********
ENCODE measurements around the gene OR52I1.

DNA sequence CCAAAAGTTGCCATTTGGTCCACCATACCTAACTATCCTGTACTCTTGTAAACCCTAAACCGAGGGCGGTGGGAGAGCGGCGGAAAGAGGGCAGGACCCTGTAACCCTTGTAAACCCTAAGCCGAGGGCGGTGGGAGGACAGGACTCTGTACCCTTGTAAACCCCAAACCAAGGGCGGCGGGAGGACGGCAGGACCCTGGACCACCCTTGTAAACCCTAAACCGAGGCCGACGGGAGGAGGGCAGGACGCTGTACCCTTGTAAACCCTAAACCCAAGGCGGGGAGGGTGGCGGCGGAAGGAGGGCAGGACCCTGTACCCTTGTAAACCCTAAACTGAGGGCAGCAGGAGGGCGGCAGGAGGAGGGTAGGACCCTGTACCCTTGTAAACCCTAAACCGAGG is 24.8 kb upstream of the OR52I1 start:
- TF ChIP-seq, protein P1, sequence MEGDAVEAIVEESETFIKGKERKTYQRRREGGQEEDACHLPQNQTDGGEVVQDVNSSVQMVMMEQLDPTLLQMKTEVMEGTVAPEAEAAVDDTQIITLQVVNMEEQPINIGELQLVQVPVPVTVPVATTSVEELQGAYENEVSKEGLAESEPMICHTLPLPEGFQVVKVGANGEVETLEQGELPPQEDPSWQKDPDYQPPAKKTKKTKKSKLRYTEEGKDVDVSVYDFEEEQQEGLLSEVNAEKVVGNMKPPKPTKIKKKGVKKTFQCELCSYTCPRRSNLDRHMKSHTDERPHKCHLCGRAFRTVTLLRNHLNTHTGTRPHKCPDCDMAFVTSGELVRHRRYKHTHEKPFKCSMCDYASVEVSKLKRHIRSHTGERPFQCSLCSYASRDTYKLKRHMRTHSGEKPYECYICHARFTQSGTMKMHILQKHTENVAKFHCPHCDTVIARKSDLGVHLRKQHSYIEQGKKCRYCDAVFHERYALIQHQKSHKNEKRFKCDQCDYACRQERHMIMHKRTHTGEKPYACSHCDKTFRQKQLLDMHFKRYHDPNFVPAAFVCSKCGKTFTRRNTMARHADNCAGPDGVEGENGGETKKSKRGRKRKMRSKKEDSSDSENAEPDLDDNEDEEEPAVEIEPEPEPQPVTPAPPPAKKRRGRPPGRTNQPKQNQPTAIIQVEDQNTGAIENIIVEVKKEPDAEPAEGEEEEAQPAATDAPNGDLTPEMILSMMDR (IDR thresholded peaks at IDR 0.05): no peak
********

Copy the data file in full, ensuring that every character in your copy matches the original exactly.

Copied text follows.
ENCODE measurements around the gene OR52I1.

DNA sequence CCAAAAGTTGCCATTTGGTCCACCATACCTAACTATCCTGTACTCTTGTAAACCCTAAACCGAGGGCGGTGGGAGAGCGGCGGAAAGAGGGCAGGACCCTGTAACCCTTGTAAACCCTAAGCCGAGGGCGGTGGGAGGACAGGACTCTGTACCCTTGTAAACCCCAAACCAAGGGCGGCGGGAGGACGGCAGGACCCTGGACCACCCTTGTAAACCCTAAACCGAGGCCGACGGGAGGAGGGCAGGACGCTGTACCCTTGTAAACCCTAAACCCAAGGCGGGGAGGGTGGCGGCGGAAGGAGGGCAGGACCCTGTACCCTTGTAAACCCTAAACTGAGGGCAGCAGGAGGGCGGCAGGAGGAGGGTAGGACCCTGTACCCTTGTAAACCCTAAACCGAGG is 24.8 kb upstream of the OR52I1 start:
- TF ChIP-seq, protein P1, sequence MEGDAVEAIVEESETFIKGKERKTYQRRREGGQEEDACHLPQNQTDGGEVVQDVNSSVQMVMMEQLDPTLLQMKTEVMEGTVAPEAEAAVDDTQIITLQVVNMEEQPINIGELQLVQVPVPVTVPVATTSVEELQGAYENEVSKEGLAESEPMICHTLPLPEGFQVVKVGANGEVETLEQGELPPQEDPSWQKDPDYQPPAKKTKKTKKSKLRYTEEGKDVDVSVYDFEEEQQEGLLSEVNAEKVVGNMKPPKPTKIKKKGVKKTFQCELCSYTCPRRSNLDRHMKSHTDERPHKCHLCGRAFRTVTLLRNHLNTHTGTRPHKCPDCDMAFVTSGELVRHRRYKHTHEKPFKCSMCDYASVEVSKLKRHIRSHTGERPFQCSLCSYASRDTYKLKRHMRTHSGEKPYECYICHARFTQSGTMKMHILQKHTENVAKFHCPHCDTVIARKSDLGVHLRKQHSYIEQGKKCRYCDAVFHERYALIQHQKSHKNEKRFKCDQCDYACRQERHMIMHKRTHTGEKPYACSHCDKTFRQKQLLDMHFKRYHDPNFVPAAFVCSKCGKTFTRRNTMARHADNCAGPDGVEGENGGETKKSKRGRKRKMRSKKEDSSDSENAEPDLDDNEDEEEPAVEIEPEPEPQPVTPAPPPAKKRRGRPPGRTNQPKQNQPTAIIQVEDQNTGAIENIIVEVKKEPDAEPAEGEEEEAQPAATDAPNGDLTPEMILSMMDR (IDR thresholded peaks at IDR 0.05): no peak